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The name "planetary nebula" refers only to the round shape that many of these objects show when examined through a small telescope. In reality, these nebulae have little or nothing to do with planets, but are instead huge shells of gas ejected by stars as they near the ends of their lifetimes. Planetary nebulae are formed as low-mass stars, like our Sun, reach the end of their lives and lose their outer layers. The bright source within the nebula is the hot central star, originally the core of the dying star, which will eventually become a white dwarf and cool off over billions of years. When you look at a picture of the Southern Ring Nebula, it's actually the dim star, not the bright one, near the center that created this odd but beautiful nebula.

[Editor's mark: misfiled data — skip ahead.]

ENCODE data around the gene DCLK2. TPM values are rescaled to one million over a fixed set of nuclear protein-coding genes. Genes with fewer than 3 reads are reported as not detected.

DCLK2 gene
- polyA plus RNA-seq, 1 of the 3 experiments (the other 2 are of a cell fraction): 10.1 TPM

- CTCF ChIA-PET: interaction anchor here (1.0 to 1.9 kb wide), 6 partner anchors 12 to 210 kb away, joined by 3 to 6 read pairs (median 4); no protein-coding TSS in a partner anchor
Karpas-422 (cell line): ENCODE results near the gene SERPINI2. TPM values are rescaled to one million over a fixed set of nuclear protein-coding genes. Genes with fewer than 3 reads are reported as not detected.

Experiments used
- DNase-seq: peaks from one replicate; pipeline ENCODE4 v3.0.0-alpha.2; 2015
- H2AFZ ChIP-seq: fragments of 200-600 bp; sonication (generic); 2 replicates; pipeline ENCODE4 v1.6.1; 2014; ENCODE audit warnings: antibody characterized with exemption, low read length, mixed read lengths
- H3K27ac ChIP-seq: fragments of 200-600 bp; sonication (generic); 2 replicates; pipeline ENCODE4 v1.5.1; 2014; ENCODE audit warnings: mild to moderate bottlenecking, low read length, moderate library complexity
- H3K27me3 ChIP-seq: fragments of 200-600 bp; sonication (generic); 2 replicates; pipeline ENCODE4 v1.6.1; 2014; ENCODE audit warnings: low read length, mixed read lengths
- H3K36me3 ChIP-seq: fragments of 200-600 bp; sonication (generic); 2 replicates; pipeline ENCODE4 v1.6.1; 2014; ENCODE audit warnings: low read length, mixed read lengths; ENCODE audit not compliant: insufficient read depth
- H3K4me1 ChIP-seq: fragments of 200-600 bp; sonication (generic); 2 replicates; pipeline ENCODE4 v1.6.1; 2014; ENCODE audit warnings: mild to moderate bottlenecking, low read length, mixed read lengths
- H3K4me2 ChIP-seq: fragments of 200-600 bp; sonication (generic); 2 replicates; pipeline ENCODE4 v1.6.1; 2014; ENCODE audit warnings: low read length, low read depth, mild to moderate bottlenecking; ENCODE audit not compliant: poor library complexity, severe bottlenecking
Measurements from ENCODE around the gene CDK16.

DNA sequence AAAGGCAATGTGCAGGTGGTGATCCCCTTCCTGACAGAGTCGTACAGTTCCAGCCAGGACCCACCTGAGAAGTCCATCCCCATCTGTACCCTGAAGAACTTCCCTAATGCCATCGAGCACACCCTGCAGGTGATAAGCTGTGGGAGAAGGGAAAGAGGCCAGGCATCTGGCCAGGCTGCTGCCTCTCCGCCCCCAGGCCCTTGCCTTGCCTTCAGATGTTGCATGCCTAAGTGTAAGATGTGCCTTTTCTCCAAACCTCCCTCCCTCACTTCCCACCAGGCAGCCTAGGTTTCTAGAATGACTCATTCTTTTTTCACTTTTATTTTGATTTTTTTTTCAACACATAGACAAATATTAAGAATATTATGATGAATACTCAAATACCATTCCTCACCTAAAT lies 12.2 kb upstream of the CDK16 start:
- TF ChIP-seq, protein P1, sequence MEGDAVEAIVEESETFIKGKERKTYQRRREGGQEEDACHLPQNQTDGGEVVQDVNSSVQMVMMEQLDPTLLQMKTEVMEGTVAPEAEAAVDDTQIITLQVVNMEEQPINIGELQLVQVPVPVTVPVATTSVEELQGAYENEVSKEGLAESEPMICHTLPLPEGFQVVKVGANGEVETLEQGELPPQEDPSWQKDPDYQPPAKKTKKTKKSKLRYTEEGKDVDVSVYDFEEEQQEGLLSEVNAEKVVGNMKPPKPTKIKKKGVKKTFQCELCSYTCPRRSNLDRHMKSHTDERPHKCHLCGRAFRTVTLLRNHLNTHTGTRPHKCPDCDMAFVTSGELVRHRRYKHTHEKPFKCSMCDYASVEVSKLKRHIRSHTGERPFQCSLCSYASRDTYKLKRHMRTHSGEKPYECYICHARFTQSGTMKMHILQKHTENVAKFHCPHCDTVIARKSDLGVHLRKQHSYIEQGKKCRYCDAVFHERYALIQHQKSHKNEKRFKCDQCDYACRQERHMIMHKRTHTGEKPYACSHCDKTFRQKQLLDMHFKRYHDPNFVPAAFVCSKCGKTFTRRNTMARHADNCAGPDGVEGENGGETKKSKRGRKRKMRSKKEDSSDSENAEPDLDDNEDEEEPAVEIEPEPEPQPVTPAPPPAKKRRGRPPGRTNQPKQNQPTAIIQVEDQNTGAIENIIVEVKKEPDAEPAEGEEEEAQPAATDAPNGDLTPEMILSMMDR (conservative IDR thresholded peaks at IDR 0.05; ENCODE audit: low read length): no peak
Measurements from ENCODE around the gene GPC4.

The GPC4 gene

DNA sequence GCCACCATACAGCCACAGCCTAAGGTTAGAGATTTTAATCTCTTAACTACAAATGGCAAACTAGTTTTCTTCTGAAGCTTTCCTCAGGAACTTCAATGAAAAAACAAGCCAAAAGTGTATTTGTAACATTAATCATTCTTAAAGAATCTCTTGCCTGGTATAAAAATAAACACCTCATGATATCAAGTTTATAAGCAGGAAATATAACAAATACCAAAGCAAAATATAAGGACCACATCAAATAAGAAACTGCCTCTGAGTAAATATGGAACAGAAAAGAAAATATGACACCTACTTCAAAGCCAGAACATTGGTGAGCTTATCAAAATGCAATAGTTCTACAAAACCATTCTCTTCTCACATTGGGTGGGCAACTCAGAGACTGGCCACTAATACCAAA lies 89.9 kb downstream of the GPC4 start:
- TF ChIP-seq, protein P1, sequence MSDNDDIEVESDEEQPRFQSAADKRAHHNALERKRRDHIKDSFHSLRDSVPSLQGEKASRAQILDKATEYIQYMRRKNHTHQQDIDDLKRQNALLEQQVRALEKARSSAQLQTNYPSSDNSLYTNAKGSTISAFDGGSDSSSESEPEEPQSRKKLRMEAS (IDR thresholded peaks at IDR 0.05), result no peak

NGC 3132 is nearly half a light year in diameter, and at a distance of about 2,000 light-years is one of the nearest known planetary nebulae. The gases are expanding away from the central star at a speed of 9 miles per second.
The southern ring nebula is visible in a clear night sky on the southern hemisphere. I saw it yesterday as the sky was as clear as milk. The nebula is in the constellation of Vela.
I have a very costly telescope. And I saw that the Eight Burst Nebula or the southern ring nebula is the shape of 8.
It is made up of dust particles, many gasses like hydrogen, helium etc which a star requires to get birth in the nebula.
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